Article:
If the rotation was the strong point last year, the bullpen was definitely its weaker counterpoint. Cubs relievers finished with a 4.04 ERA, a 1.35 WHIP (both 13th in the NL), 26 blown saves and 210 walks (both 14th in the NL).
The front office spent the early part of the offseason overhauling the ’pen, adding closer Veras as the group’s centerpiece.
“I think we’re bringing [Veras] in because I have confidence that he can follow through in the ninth inning. That’s a special inning in baseball,” Renteria said. “Obviously you guys have seen in times past that there have been particular issues in that particular inning.”
The 33-year-old finished last year with a 3.02 ERA and converted 21 of 25 save opportunities between stints in Houston and Detroit. He also brought his WHIP down nearly half a point from 2012 to an impressive 1.07, while striking out a respectable 8.6 batters per nine innings.
Pedro Strop should continue to improve since his July arrival via trade. The right-hander got off to a rough start to open the year in Baltimore, but finished with a 2.83 ERA, a 0.94 WHIP and 10.8 K/9 over 35 innings with the Cubs. He fits the mold of a two-pitch, late-innings power arm, and could spell Veras in the closer’s role if needed.
James Russell will again operate as the top lefty in the ’pen—but this year, he won’t be the lone lefty, thanks to the acquisition of free agent Wesley Wright. Though Russell gave the club all it could ask for in the first half of 2013, pulling into the All-Star break with a 2.78 ERA, the southpaw was plagued by overuse down the stretch.
Wright should help ease the load this season. The veteran lefty uses a combination of a two-seamer and a slider to get batters out, and he fanned 55 hitters over 53.2 innings in 2013.
Aside from Arodys Vizcaino—who hasn’t pitched since 2011 because of complications following Tommy John surgery—and possibly Villanueva, there are a number of arms who could compete for the final bullpen spots, including Alberto Cabrera, Blake Parker, Justin Grimm, Hector Rondon and Zac Rosscup. Last year’s big free-agent acquisition Kyuji Fujikawa should also be back in the mix by the All-Star break.
Down the Line
For the past two-plus years, Epstein and Hoyer have been preaching patience. Just one look at the Spring Training invitee list is proof positive that the club’s patience is close to paying off. The five biggest offensive prospects will all be in attendance to start the preseason, including the aforementioned Baez.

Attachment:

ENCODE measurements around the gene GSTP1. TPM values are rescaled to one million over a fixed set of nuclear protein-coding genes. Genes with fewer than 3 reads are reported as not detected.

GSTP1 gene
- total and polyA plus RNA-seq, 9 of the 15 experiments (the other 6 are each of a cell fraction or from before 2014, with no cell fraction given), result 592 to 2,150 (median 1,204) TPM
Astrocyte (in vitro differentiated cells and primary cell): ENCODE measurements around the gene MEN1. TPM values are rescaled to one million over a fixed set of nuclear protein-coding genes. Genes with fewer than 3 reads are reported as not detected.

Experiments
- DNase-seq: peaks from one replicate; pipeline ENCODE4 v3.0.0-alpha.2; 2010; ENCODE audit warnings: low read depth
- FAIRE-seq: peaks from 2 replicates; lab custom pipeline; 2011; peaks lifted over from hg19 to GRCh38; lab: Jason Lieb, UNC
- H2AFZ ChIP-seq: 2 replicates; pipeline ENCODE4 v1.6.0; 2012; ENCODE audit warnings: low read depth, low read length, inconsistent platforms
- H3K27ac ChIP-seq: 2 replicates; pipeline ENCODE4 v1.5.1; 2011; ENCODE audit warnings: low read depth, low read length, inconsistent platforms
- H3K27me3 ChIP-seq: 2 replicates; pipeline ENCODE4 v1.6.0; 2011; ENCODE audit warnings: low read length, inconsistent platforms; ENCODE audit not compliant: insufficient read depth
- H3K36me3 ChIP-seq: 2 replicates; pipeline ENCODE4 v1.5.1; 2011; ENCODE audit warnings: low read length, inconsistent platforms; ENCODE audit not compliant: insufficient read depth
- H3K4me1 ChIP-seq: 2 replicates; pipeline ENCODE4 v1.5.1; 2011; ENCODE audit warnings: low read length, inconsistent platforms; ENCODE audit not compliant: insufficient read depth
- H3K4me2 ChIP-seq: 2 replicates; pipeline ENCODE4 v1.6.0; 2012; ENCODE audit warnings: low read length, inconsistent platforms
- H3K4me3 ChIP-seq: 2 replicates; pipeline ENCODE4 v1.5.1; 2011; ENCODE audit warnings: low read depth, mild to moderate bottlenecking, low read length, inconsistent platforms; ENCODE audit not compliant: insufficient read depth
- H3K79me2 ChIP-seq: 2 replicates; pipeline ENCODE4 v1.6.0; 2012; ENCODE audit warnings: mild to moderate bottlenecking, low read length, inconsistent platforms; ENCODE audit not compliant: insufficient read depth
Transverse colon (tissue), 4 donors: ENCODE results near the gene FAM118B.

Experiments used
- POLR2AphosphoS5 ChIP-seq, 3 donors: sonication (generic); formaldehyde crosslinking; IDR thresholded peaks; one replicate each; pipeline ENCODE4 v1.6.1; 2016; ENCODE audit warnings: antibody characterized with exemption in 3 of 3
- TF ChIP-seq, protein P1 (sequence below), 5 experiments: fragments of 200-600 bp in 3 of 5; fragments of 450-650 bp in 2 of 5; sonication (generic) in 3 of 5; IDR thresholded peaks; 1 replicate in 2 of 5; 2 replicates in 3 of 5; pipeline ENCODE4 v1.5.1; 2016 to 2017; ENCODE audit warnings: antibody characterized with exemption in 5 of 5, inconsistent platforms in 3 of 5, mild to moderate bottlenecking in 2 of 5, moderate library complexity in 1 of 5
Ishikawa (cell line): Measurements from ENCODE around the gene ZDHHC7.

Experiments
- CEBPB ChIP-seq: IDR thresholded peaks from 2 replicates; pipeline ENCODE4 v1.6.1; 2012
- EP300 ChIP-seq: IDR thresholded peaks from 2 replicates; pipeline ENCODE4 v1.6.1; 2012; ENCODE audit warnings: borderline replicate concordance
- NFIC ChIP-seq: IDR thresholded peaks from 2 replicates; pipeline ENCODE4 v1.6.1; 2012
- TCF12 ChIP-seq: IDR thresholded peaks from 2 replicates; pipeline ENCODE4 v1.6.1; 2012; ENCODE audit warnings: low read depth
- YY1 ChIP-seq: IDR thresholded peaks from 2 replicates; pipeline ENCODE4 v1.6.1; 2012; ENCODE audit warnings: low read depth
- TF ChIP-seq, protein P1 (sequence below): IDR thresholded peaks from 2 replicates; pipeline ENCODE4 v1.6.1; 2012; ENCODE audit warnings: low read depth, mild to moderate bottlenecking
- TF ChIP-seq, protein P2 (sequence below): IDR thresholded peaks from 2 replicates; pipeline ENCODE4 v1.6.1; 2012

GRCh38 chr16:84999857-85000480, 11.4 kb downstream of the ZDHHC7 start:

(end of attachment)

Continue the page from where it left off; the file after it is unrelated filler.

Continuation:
Kris Bryant will likely begin the year as Double-A Tennessee’s third baseman, but he could really push Valbuena, Murphy and Olt in camp. Though his professional career just started late last year, the game’s No. 17 prospect (Baseball Prospectus) has hit at every stop along the way, including in the Arizona Fall League. A productive half season of minor league ball could have him knocking on Wrigley Field’s door by the end of the season.
Another name to keep an eye on at the hot corner is Christian Villanueva, a return from the Ryan Dempster deal with Texas in 2012. Villanueva will start the season at Triple-A Iowa, but most scouts believe the plus defender could excel at third base right now. The only questions in the past have surrounded his bat, but an impressive offensive campaign in 2013, in which he showed strong doubles power and drove in runs, opened eyes around the game.
Infielder Arismendy Alcantara started gaining recognition after his scorching first half at Double-A Tennessee in 2013 and his productive Futures Game performance, in which he hit a homer for the International side. Though he’ll begin 2014 at Triple-A, the five-tool player could give Barney a run for his money at the keystone sooner rather than later.
A year from now, we might be having similar conversations about top outfield prospects Albert Almora and Jorge Soler. Though hopes of seeing the two manning the Wrigley outfield when camp breaks are a little premature, the duo will get an opportunity to impress in spring camp before being sent to their respective minor league destinations.
Kyle Hendricks is a bright guy. The Dartmouth graduate with a degree in economics understands his route to the majors isn’t by trying to blow guys away, but rather with his accuracy and plus change-up. The 2013 Cubs Minor League Pitcher of the Year dominated opposing batters last year, finishing 13-4 with a 2.00 ERA, a 1.06 WHIP and just 34 walks in 166.1 innings between Double-A and Triple-A.
It’s difficult to find minor-league pitchers with true command, a skill that comes with experience and polish, but Hendricks has it in spades. Hendricks displays exceptional command of his entire arsenal, particularly his fastball, which he moves around the zone with ease. His knack for hitting spots and even moving the ball outside of the strike zone at will has enabled him to become a more highly regarded prospect than his raw stuff would suggest, and it might be enough to carry him to the big leagues.
The site views Yankee Hiroki Kuroda the staple for current major league control while—unsurprisingly—former Cub and 2014 Hall of Fame inductee Greg Maddux is seen as the pitcher with the best command all time.